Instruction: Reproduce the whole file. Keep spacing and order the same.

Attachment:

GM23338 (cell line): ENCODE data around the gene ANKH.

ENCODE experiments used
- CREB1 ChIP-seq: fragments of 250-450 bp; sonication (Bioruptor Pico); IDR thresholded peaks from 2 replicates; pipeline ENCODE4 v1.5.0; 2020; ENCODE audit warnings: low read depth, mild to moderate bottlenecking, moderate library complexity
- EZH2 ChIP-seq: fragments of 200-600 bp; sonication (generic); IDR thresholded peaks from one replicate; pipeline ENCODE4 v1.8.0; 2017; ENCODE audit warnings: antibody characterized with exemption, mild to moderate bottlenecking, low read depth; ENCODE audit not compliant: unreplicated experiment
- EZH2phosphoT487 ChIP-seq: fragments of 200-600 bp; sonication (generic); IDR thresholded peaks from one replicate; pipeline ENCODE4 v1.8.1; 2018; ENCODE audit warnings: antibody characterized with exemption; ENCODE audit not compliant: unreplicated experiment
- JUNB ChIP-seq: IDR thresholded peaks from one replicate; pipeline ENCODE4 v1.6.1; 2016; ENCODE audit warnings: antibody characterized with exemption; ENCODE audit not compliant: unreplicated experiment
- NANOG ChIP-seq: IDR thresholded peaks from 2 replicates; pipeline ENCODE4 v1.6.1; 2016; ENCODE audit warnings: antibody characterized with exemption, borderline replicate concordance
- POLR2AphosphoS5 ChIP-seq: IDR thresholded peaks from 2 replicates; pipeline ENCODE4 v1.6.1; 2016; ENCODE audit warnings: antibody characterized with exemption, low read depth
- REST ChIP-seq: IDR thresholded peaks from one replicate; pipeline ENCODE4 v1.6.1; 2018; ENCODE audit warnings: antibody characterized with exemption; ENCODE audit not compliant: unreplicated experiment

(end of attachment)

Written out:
GM23338 (cell line): ENCODE data around the gene ANKH.

ENCODE experiments used
- CREB1 ChIP-seq: fragments of 250-450 bp; sonication (Bioruptor Pico); IDR thresholded peaks from 2 replicates; pipeline ENCODE4 v1.5.0; 2020; ENCODE audit warnings: low read depth, mild to moderate bottlenecking, moderate library complexity
- EZH2 ChIP-seq: fragments of 200-600 bp; sonication (generic); IDR thresholded peaks from one replicate; pipeline ENCODE4 v1.8.0; 2017; ENCODE audit warnings: antibody characterized with exemption, mild to moderate bottlenecking, low read depth; ENCODE audit not compliant: unreplicated experiment
- EZH2phosphoT487 ChIP-seq: fragments of 200-600 bp; sonication (generic); IDR thresholded peaks from one replicate; pipeline ENCODE4 v1.8.1; 2018; ENCODE audit warnings: antibody characterized with exemption; ENCODE audit not compliant: unreplicated experiment
- JUNB ChIP-seq: IDR thresholded peaks from one replicate; pipeline ENCODE4 v1.6.1; 2016; ENCODE audit warnings: antibody characterized with exemption; ENCODE audit not compliant: unreplicated experiment
- NANOG ChIP-seq: IDR thresholded peaks from 2 replicates; pipeline ENCODE4 v1.6.1; 2016; ENCODE audit warnings: antibody characterized with exemption, borderline replicate concordance
- POLR2AphosphoS5 ChIP-seq: IDR thresholded peaks from 2 replicates; pipeline ENCODE4 v1.6.1; 2016; ENCODE audit warnings: antibody characterized with exemption, low read depth
- REST ChIP-seq: IDR thresholded peaks from one replicate; pipeline ENCODE4 v1.6.1; 2018; ENCODE audit warnings: antibody characterized with exemption; ENCODE audit not compliant: unreplicated experiment